The Universal Declaration for Human Rights was adopted by the UN General Assembly on 10 December 1948 in Paris in a response to the destruction caused by the Second World War and the horrors of the Holocaust. It promised to uphold and protect the rights of every human being that could not be taken away by any other individual or state. Of the 58 member nations at the time, none voted against it. The text of the declaration is worth reading:

“All human beings are born with equal and inalienable rights and fundamental freedoms. The United Nations is committed to upholding, promoting and protecting the human rights of every individual. This commitment stems from the United Nations Charter, which reaffirms the faith of the peoples of the world in fundamental human rights and in the dignity and worth of the human person. In the Universal Declaration of Human Rights, the United Nations has stated in clear and simple terms the rights which belong equally to every person. These rights belong to you. They are your rights. Familiarize yourself with them. Help to promote and defend them for yourself as well as for your fellow human beings”.
― United Nations, Universal Declaration of Human Rights

It is also as relevant today as it was at the time it was drafted.

Wells’s Vision, and human rights today

HG Wells was a real visionary, a man ahead of his time, who strongly believed not only in human rights, but also that the secret to future peace lay in the creation of a League of Nations rather than in protecting individual nation states. He passionately fought for the freedom of movement of each and every individual, including the right to cross borders and to settle freely. 81 years after the publication of The Rights of Man, Wells would undoubtedly be dismayed by an increasing return to shoring up borders, by the curtailment of freedom and movement, and, in particular, by the current British government’s threat to abolish the Human Rights Act that was only passed in 1998. At a time when millions of people are trying to flee war, persecution, starvation, or climate crisis, when desperate people take to flimsy boats to cross seas, and when men, women, and children freeze to death in makeshift camps along Europe’s borders or drown in the English Channel, it is not enough to simply have a World Human Rights Act. What is needed as we reflect on this International Day of Human Rights are people as passionate about upholding and fighting for Human Rights as Herbert George Wells was during his lifetime.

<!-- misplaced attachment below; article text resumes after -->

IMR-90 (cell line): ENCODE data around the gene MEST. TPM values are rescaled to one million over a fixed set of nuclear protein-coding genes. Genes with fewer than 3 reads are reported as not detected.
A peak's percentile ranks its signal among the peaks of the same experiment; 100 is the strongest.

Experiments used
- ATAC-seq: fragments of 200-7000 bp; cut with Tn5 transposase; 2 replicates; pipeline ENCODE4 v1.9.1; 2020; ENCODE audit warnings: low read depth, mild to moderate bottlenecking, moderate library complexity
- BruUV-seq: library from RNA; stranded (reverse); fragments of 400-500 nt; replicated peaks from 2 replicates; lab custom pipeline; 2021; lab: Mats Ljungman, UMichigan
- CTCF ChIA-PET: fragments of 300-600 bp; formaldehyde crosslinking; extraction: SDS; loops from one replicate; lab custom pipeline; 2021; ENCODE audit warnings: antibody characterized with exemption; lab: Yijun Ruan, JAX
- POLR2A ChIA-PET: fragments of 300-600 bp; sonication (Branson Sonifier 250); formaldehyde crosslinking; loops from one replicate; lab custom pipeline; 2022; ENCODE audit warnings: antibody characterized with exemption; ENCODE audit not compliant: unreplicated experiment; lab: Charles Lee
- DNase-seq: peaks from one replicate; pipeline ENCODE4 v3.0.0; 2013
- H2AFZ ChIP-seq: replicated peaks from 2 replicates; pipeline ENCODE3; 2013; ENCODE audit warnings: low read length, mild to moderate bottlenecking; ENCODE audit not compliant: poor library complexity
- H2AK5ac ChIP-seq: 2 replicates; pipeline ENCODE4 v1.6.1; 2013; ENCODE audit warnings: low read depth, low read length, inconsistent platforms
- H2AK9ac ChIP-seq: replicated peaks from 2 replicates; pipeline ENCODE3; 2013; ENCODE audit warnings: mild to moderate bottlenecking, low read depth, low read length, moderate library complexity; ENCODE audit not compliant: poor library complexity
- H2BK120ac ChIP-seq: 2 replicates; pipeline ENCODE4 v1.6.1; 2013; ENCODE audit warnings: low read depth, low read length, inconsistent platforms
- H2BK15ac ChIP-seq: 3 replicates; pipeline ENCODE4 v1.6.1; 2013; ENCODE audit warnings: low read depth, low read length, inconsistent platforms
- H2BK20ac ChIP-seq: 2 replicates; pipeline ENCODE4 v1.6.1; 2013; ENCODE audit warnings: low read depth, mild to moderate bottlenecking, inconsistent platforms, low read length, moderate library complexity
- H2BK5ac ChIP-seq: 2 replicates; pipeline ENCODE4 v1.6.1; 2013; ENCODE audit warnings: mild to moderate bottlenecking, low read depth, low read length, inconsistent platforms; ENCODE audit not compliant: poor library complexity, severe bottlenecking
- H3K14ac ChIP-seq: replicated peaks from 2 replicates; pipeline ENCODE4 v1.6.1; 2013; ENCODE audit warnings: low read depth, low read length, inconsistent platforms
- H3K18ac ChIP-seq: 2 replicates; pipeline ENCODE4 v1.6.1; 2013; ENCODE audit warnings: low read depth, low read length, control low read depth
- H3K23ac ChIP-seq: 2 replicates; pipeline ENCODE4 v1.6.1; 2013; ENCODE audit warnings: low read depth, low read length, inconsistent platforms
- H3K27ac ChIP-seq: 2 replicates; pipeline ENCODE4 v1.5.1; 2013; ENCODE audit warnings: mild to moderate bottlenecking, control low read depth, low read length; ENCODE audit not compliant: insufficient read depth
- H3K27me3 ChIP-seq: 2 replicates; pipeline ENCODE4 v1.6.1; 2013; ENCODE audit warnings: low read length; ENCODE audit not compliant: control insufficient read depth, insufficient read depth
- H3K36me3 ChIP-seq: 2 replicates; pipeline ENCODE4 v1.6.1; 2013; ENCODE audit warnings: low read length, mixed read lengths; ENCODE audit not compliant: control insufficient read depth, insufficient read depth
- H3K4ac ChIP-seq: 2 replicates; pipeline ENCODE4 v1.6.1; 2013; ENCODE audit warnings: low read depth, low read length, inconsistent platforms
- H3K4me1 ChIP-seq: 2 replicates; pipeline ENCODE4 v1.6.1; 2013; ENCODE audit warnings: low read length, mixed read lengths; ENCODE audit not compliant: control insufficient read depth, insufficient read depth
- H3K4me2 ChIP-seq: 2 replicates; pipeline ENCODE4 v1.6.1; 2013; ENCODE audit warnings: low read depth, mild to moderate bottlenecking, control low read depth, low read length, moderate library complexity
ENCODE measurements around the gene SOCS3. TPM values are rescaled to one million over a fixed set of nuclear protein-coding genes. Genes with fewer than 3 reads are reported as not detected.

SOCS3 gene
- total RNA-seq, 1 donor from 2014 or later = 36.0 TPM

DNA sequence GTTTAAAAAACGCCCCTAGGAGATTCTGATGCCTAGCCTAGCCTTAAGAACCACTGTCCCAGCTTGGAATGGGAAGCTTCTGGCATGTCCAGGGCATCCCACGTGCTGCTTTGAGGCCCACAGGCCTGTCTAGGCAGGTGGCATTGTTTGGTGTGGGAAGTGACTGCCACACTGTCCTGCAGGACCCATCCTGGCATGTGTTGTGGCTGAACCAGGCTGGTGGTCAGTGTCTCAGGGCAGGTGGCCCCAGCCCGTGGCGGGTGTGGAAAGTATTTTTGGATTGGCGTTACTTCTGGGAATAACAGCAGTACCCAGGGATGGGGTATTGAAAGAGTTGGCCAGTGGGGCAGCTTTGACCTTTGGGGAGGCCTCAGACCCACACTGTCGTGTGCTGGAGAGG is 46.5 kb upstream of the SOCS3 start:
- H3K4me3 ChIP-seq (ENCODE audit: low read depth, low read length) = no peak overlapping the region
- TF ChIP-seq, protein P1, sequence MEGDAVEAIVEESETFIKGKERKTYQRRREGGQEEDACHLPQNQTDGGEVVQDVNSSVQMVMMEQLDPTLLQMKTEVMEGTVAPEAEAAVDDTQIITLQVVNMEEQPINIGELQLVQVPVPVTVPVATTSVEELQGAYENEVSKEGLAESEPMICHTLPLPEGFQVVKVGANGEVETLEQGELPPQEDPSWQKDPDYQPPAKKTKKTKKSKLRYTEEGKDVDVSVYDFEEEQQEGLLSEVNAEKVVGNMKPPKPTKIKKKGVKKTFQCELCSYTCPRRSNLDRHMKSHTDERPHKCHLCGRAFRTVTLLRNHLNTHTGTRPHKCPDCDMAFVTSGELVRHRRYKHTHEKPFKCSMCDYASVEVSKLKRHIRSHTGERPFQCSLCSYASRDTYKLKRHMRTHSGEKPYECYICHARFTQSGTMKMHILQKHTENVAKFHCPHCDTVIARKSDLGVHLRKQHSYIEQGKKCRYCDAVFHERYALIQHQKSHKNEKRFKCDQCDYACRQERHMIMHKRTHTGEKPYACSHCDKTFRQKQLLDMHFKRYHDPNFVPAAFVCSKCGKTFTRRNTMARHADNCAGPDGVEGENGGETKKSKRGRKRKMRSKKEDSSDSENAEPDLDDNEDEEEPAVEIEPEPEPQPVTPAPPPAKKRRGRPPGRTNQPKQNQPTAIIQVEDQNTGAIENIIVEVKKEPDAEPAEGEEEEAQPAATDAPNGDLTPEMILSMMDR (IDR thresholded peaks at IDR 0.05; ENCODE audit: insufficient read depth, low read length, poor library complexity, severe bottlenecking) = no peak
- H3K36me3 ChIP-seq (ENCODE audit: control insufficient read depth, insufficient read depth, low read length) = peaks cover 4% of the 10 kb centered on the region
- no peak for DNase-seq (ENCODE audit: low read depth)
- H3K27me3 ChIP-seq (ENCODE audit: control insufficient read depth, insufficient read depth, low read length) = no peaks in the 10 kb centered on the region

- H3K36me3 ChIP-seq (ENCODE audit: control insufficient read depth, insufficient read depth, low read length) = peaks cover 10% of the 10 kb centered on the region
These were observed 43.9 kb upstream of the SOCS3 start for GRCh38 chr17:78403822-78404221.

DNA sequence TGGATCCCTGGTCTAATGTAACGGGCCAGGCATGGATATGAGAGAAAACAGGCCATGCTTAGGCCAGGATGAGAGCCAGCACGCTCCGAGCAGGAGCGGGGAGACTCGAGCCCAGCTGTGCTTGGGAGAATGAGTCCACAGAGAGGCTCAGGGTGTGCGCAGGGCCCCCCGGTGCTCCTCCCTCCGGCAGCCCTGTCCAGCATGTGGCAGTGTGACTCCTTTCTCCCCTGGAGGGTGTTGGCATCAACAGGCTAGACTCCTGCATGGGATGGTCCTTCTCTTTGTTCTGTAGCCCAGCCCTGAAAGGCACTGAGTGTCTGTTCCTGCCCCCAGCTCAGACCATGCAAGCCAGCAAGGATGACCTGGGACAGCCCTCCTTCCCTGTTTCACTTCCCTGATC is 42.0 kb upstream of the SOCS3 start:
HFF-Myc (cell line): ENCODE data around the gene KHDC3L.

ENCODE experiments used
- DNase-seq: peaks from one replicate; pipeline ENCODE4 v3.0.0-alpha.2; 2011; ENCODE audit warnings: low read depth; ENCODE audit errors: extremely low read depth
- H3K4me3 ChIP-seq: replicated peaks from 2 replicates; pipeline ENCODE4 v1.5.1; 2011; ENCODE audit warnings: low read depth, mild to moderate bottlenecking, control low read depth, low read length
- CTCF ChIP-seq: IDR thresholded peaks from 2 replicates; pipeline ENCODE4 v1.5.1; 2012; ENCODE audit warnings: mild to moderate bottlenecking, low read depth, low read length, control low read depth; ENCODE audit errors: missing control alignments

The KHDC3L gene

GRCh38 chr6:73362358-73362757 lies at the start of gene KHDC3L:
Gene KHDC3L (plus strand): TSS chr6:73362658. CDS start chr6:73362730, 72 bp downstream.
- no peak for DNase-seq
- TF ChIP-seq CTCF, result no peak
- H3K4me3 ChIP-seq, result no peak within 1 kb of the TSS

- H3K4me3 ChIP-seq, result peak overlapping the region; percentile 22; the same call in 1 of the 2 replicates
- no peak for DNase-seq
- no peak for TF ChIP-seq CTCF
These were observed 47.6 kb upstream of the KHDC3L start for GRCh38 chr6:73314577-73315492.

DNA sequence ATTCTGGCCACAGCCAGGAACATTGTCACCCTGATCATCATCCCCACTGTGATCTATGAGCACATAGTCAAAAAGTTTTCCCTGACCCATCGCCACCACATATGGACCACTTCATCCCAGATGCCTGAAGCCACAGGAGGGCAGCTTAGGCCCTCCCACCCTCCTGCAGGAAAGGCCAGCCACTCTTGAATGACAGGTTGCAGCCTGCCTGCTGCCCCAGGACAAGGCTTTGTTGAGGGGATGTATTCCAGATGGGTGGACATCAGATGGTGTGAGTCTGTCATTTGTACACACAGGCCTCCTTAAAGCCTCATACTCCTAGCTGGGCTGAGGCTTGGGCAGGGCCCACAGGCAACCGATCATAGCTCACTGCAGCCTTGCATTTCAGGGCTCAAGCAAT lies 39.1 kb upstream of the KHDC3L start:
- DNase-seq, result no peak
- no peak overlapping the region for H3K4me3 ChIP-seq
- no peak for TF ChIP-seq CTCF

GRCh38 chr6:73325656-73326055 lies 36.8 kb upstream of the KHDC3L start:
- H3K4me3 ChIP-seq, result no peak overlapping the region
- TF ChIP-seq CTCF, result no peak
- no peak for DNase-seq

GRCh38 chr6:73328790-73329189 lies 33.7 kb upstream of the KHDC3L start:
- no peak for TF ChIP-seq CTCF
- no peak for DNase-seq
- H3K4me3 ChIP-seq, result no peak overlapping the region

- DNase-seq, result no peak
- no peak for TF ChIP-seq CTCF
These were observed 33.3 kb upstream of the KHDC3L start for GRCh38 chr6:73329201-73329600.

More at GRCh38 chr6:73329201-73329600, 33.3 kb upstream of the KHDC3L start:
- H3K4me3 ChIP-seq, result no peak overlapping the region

Dr Christine Berberich is a Reader in English Literature at the University of Portsmouth, specialising in Holocaust Literature, fictions of Englishness and national identity, and Brexit Literature. She is also Associate Head (Global) at the School of Area Studies, Politics, History, and Literature. She is the author of The Image of the English Gentleman in Twentieth-Century Literature (Ashgate 2007) and the editor of The Bloomsbury Introduction to Popular Fiction (Bloomsbury, 2014), Trauma & Memory: The Holocaust in Contemporary Culture (Routledge, 2021), and Brexit and the Migrant Voice: EU Citizens in post-Brexit Literature and Culture (Routledge, forthcoming), as well as numerous journal articles.